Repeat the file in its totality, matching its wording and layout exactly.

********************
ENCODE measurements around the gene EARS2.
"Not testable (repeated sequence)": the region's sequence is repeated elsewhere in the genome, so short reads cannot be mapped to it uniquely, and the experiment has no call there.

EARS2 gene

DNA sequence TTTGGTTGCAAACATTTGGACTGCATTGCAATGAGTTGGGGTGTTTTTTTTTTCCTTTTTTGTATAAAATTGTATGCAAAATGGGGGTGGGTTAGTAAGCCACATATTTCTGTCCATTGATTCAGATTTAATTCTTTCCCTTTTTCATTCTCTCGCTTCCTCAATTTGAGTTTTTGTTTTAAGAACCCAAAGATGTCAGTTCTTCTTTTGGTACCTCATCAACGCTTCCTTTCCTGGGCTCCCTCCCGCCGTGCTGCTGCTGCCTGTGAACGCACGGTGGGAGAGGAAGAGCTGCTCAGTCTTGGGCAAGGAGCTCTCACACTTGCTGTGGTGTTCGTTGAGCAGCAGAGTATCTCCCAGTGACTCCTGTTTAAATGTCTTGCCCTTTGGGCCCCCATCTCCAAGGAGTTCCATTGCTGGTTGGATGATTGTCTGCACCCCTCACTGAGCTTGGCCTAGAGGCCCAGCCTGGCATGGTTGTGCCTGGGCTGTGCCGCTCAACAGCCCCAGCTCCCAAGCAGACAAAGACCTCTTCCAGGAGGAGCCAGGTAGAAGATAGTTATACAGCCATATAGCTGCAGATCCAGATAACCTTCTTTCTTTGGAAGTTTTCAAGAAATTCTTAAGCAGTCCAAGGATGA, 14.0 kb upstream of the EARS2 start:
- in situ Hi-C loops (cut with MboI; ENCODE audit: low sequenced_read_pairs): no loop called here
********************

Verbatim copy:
ENCODE measurements around the gene EARS2.
"Not testable (repeated sequence)": the region's sequence is repeated elsewhere in the genome, so short reads cannot be mapped to it uniquely, and the experiment has no call there.

EARS2 gene

DNA sequence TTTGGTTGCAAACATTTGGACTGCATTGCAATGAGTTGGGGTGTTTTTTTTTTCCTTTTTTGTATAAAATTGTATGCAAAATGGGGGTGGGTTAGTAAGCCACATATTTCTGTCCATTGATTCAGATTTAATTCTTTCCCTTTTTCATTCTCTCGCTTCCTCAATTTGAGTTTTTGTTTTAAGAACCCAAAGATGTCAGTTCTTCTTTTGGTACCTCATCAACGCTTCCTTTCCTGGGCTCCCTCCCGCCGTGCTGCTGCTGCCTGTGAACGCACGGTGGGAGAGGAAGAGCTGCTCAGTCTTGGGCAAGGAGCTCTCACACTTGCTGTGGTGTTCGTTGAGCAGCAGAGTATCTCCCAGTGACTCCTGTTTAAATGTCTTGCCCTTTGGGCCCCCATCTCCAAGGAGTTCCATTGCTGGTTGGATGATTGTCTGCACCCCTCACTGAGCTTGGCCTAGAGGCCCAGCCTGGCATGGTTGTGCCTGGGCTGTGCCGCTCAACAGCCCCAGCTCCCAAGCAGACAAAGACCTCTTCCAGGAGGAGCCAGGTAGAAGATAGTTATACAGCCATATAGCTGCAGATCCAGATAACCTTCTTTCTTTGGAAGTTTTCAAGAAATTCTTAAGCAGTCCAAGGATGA, 14.0 kb upstream of the EARS2 start:
- in situ Hi-C loops (cut with MboI; ENCODE audit: low sequenced_read_pairs): no loop called here